That widening gap between the big and the small pushed IWR's weighted average market cap to around $15.5 billion. That's roughly three times the average market cap of companies found in the S&P 400. (MDY has a weighted average market cap of only $5.5 billion. It tilts much, much smaller.)
If midcap as a size isn't an uniform descriptor, consider that when you compare the Russell-linked IWR to the S&P-linked IJH (or MDY), you also see that the overlap between these midcap approaches is surprisingly low—they only agree on 16.4% of companies, according to ETF Action data.
Companies like Southwest Airlines (LUV), Herbalife (HLF), D.R. Horton (DHI) and Tyson Foods (TSN) are only found in one of these portfolios.
Source: ETF Action
Consider The Overlap
It’s a similar story with the second largest midcap ETF, and one of the cheapest, at 0.04% fee, the Vanguard Mid-Cap ETF (VO). The fund, which has nearly $35 billion in assets, tracks the CRSP U.S. Mid Cap Index.
Of these big ETFs, VO offers the narrowest portfolio, with 355 stocks versus 400 for MDY and IJH, and 800 for IWR. Difference in benchmarks, again, matters here. According to CRSP, the index underlying VO looks to own a specific slice of the overall market--the companies that fall somewhere between 75% and 85% of the total market capitalization. The largest company in that slice has about $38 billion in market cap, putting the weighted average market cap of VO's portfolio above its top competitors, around $19 billion. (The top-end of S&P 400 range is under $9 billion, by comparison, according to S&P Dow Jones.)
The overlap between VO and the S&P 400-linked counterparts is minimal—these index providers agree only on 12 companies out of the midcap universe. VO and IWR share more common ground, but even then overlap sits around 57% .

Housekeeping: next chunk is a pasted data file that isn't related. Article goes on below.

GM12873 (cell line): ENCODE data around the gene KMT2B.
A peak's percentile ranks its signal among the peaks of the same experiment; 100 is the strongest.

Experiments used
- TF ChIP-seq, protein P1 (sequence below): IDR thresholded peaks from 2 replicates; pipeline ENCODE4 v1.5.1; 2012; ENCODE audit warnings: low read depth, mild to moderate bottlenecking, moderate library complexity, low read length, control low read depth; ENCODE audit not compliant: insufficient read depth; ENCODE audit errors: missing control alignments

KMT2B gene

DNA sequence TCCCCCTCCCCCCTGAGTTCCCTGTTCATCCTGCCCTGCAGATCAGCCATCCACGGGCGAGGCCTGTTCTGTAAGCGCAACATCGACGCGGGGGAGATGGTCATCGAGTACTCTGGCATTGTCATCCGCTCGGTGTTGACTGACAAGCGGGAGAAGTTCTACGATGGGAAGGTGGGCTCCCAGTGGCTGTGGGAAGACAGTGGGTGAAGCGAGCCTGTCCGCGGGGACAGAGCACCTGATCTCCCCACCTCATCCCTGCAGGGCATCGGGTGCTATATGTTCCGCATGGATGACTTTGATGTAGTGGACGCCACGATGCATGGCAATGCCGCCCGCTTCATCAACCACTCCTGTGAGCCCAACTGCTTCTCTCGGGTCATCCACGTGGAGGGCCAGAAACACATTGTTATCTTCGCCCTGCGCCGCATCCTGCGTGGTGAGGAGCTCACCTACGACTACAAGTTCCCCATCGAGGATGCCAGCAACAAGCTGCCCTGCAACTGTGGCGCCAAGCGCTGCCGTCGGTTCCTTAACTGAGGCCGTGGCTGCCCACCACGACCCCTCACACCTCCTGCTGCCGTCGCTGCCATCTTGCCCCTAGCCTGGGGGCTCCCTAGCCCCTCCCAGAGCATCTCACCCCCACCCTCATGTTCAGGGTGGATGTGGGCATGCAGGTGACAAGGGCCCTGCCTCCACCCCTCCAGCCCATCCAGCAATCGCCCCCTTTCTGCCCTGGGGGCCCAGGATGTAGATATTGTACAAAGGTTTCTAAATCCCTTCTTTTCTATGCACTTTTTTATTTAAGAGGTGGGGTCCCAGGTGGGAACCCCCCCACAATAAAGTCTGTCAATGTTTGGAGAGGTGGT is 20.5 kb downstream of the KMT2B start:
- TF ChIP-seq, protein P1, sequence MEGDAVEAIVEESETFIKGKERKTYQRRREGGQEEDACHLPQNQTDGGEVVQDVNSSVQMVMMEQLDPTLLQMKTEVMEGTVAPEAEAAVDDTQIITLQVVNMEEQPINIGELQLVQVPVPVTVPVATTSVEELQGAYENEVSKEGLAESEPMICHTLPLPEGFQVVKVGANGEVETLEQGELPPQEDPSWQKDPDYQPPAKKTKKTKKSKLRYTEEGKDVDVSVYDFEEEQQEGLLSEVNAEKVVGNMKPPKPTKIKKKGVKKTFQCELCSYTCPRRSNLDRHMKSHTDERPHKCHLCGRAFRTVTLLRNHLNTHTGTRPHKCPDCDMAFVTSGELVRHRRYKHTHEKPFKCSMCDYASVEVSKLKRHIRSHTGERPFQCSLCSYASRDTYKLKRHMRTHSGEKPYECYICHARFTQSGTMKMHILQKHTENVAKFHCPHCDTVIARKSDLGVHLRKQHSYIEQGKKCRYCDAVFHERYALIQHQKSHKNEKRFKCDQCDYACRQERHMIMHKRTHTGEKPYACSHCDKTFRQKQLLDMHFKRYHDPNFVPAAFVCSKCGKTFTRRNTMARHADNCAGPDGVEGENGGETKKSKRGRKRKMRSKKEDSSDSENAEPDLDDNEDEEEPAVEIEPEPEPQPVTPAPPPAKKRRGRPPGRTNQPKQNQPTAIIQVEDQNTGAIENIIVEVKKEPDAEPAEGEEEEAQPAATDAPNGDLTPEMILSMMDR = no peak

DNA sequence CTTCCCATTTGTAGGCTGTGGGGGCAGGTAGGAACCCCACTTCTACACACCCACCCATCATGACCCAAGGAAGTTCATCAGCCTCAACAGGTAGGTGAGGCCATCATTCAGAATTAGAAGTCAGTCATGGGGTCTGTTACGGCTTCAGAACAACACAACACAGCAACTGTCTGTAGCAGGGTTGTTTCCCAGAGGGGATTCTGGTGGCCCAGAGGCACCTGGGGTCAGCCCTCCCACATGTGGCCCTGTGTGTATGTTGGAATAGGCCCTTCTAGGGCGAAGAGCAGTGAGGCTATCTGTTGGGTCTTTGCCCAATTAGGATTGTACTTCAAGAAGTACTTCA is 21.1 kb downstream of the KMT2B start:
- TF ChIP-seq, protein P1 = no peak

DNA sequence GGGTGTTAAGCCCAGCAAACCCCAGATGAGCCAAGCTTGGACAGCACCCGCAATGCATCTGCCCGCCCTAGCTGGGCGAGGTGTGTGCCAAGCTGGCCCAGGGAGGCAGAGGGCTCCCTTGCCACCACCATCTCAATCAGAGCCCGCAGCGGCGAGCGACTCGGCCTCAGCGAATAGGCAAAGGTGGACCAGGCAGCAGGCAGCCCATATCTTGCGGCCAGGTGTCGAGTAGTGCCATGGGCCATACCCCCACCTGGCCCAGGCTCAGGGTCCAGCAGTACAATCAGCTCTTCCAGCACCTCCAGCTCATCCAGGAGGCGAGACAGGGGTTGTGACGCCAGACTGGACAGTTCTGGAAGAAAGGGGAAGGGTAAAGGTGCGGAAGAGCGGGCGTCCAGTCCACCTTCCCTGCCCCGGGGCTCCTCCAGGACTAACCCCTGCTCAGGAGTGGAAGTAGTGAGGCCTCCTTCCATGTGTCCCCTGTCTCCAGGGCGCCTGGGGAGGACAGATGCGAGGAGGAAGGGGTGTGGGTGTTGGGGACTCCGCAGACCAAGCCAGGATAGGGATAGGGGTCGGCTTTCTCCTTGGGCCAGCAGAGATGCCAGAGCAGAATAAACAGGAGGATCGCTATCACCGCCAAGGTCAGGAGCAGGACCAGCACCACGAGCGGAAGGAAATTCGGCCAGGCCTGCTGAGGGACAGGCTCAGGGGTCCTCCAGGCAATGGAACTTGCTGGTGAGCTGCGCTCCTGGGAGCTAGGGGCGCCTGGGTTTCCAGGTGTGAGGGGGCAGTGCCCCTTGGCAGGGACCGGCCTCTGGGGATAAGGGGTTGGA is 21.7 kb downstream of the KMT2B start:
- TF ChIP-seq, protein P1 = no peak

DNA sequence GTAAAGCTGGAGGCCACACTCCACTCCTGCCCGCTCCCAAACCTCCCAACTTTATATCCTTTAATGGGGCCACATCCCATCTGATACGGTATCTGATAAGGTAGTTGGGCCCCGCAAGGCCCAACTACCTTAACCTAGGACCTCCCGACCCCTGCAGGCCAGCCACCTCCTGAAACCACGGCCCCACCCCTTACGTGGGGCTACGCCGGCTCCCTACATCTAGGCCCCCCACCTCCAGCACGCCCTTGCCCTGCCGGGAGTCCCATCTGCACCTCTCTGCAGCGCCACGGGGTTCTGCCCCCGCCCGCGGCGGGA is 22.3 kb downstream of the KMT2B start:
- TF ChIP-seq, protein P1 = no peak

Source: ETF Action
In the end, this type of analysis tells us, first, that there seems to be no unanimously-agreed-upon market cap range of what a midcap stock is. These four massive ETFs agreed only on 12 names. Who knew there could be this much “disagreement” on what company falls in the midcap tier?
It also tells us that, you can never assume a broad vanilla midcap ETF will give you access to a stock you think is midcap. If you want to own, say, DocuSign and D.R. Horton in your midcap sleeve, due diligence is imperative. (You can find what ETFs hold any given stock in our ETF Stock Finder Tool).
It’s also noteworthy that it’s the S&P 400 (MDY and IJH) that has delivered the strongest performance since the market low this March. The companies in that index have almost all gone through the earnings cycle and some 75% of them beat earnings-per-share estimates by an average of 40%, ETF Action data shows. That's quite the muscle.
Charts courtesy of StockCharts.com
The takeaway? Midcaps are, as State Street put it, resilient. And 2020 has offered them another opportunity to show that.
But the universe of midcap stocks can be sliced and diced in many ways as three major index providers have shown us, and those differences lead to different ETFs and different results.
Perhaps unsurprisingly, investor demand in this space tilts heavily toward the lowest cost funds. So far in this recovery period, VO has picked about $3 billion in net creations. The fund has an expense ratio of only $4 per $10,000 invested. MDY, IJH and IWR have all faced net redemptions from March 23-to-date to the tune of about $4 billion in combined assets.
For more information on what U.S. midcap ETFs are available to you, check out our ETF Finder, and select Asset Class: Equity; Segment: Equity: U.S.-Mid Cap (results here) or check out Mid Cap ETF Channel.
Contact Cinthia Murphy at [email protected]